I have realised that my angling this year has been less than varied, especially since I have started keeping this blog. I have been concentrating on (some may say obsessed by) fly fishing small rivers and streams. At the beginning of the year I was far more "eclectic".
My first fishing trip of 2010 was in February when a group of friends from Kent and Sussex gathered on the snow covered banks of Stream Valley Lakes in Crowborough. With us we had enough gear to survive the harshest conditions for months on end, we were chasing big carp. That three day session in sub-zero conditions was cut very very short when on the first night the lake froze over completely with our lines and rod tips still submerged. It took the best part of a morning with blue hands and painful ears to get the rods safely out and I promised myself that from then on all of my winter fishing would be spent roving and moving, no more would I sit in one place to freeze to death at Mother Nature's fancy. Big carp chasing has now become a purely warm past time, with pleasant summer evenings watching fish cruising, much more like it.
With memories of the pain from the cold that seemed to last days afterwards (especially when climbing into a hot bath when I got home) I decided that my first coarse expedition of the winter should be spent trotting my way down the Hampshire Avon in pursuit of grayling and chub. The snow had melted a good week previously and the forecast was mild and dry so I was looking forward to my first day without the fly rod for a long time.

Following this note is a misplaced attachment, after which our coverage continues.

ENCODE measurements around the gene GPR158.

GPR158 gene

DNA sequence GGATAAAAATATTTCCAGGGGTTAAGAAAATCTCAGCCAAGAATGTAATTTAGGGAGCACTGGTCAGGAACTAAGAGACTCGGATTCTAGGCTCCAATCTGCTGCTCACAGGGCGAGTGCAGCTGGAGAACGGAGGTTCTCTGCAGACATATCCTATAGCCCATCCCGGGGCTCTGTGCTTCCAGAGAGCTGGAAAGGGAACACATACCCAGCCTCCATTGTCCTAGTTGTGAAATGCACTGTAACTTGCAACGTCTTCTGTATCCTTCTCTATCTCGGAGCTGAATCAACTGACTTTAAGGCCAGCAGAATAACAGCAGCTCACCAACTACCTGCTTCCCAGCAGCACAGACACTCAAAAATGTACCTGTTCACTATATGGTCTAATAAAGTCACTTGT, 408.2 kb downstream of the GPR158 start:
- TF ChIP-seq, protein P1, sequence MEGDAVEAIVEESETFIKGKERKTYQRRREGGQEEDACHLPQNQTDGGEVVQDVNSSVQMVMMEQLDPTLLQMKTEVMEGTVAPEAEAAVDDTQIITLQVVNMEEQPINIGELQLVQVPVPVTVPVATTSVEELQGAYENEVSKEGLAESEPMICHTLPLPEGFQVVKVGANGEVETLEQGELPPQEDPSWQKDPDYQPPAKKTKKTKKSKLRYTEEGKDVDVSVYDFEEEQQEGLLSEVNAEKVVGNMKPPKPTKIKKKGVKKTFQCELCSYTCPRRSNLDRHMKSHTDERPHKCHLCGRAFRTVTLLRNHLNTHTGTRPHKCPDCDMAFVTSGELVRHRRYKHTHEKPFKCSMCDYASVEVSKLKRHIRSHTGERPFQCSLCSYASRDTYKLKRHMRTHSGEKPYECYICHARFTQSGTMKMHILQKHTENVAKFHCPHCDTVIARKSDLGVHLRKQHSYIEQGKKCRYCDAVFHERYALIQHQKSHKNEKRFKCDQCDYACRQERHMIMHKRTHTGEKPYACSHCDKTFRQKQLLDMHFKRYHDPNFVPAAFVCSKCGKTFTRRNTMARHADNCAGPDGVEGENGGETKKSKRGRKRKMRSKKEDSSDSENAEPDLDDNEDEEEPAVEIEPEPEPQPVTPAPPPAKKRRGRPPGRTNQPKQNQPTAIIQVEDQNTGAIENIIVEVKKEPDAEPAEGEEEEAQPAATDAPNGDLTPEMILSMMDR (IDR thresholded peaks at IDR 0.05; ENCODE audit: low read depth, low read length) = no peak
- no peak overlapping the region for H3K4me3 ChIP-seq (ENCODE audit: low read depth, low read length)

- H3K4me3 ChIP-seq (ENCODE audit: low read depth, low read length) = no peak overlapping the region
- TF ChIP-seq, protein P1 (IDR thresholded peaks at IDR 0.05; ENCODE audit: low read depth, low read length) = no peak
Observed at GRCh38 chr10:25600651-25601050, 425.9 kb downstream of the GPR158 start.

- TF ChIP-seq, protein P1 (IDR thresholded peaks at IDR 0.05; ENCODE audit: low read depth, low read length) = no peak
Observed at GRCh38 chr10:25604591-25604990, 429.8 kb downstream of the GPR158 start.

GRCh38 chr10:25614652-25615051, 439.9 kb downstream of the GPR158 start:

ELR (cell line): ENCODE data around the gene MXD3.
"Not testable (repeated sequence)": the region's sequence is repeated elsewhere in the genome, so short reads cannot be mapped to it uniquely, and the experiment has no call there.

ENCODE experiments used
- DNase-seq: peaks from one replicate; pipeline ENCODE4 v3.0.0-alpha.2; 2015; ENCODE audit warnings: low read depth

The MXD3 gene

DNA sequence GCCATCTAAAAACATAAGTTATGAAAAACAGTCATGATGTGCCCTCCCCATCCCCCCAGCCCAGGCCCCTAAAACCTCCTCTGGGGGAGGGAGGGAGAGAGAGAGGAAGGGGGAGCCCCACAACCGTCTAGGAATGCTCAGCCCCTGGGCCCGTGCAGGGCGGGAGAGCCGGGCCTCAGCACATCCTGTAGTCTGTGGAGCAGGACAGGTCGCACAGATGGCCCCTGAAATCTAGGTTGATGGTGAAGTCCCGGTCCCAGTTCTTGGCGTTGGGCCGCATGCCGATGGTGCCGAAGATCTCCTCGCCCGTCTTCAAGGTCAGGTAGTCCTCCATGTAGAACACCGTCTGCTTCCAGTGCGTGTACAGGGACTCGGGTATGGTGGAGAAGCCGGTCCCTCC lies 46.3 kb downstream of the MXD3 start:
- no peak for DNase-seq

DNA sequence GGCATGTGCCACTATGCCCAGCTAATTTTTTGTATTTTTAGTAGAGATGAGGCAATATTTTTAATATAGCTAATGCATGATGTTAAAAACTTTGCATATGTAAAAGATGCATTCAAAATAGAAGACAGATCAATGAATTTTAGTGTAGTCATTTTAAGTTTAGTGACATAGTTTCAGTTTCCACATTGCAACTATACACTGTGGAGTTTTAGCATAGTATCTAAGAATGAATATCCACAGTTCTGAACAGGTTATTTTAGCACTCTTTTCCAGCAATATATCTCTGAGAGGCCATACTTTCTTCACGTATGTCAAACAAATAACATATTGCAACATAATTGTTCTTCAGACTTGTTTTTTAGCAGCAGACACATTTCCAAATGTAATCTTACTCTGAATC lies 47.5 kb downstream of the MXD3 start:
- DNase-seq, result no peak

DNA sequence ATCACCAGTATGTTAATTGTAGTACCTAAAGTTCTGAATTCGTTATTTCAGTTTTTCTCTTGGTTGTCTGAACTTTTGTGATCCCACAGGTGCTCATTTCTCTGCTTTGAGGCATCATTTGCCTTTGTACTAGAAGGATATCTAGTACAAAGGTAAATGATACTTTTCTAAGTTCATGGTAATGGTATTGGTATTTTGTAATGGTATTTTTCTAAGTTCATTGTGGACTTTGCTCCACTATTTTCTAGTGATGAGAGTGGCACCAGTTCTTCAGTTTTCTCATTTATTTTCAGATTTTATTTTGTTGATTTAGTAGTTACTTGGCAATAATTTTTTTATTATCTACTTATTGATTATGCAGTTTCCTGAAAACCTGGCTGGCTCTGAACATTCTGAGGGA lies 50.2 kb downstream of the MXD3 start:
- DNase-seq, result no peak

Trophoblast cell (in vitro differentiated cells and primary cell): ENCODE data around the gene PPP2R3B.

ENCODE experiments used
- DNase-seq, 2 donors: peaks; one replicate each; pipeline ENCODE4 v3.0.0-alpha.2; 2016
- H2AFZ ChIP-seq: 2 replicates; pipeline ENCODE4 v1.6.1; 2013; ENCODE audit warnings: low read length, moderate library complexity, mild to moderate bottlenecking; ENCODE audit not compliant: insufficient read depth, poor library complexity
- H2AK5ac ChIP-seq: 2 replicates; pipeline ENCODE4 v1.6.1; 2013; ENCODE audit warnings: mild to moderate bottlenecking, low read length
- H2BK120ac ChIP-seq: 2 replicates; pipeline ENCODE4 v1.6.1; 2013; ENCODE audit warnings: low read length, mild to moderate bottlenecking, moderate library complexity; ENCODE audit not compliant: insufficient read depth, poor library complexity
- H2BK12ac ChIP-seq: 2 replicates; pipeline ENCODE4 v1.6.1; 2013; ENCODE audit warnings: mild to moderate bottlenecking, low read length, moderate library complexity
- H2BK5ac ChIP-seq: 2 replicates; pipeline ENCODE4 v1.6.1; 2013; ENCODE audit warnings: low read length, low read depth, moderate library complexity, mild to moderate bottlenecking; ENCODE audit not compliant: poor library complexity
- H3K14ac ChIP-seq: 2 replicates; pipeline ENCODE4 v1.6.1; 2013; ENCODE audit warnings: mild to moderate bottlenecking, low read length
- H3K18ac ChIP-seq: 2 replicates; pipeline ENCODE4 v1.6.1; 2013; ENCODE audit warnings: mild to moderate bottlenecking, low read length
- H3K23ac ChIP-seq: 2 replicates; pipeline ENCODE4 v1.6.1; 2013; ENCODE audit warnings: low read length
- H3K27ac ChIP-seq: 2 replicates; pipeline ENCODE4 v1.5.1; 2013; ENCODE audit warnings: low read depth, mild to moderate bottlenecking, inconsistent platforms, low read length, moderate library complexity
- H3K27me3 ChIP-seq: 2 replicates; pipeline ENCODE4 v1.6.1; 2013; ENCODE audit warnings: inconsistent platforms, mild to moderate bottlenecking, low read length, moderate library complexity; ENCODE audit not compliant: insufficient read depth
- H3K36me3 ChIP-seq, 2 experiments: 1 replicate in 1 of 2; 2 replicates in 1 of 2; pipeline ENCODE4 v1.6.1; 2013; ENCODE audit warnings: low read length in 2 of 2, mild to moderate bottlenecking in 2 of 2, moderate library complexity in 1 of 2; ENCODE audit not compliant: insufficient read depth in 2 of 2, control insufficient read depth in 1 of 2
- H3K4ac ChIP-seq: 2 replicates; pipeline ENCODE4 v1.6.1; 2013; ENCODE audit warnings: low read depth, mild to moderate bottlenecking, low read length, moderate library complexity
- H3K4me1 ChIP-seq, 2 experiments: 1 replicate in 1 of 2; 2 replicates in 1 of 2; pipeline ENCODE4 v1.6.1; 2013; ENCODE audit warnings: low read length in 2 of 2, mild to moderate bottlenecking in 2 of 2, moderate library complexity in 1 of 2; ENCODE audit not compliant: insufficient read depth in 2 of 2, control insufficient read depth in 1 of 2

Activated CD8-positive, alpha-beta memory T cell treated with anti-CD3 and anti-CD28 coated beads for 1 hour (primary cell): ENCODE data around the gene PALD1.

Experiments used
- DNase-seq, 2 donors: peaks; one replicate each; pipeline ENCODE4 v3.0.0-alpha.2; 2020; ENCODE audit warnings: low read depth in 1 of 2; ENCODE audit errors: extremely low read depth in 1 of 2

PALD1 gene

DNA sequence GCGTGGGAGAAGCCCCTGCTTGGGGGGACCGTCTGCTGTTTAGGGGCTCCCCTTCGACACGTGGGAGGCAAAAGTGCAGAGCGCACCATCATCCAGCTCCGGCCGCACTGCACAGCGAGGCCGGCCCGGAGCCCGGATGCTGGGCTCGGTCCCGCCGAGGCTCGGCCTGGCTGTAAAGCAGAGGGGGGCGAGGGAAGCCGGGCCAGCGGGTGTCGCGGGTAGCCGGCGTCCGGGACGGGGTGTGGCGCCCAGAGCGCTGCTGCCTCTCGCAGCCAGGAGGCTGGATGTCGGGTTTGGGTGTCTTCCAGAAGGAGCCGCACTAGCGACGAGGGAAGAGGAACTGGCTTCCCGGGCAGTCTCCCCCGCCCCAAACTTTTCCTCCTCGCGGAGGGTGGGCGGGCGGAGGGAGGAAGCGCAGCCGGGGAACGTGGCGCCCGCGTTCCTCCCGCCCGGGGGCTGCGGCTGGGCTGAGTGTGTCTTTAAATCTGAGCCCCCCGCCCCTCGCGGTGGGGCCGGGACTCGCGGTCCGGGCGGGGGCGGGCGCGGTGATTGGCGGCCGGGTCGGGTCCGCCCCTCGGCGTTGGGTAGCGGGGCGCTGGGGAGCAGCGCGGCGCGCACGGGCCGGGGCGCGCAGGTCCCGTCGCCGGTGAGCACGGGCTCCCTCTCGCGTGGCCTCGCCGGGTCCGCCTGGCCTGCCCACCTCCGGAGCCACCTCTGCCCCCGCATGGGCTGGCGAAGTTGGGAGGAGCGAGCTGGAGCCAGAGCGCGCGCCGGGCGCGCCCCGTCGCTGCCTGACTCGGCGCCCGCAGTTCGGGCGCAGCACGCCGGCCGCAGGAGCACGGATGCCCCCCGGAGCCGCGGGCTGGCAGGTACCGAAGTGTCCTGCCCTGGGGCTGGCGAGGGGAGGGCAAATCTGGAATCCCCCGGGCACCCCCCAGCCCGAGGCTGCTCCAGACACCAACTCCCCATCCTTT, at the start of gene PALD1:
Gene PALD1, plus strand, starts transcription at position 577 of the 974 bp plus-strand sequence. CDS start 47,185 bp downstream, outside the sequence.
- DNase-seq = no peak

I awoke on Sunday morning to discover an exceptionally hard frost, it almost looked like snow had covered the land as everything was white with it and the car showed that it was -4 degrees celsius outside, not mild! It had reached 0 by the time I found myself on the river but looking at the majestic river it dawned on me how hard today would be. The river was high and rising, with a flow that few fish could stand, and the colour of hot chocolate, so much for my easy days trotting.
I started fishing as far upstream as my season ticket allows to try and escape the worst of the conditions, maggots were steadily trickled down a deep, slow glide under a fallen tree for ten minutes and then fishing began. On the second cast the float dipped and the first fish of the day came to the net. I have caught just shy of 150 grayling on the fly this year but this was the first time I had ever caught one on bait, a good start!!
Not the biggest grayling of the year at just under a pound but a welcome start to the day and my first ever on bait!
A biteless half hour followed but half a dozen maggots were going in every cast and just as I had decided that this swim only had five more casts before I moved the float ripped across the surface and the rod bent healthily. I had a very good idea of what had taken the bait and sure enough a little wildie soon became the second fish to have his photo taken.
The wildies in this stretch are real tackle testers, I will be back for him in April!
I worked my way down this stretch with half an hour in each likely spot but no more fish fell to my rusty trotting tactics and I decided to call it a day for the float. I moved downstream with the feeder rod and liquidised bread managing to winkle out a few dace from an eddy on the inside of a sharp bend but fishing was hard. I packed up at 4 o'clock after the hardest days fishing I have had in a long time. I will be back when the river starts behaving and runs clearer and at a proper level and pace!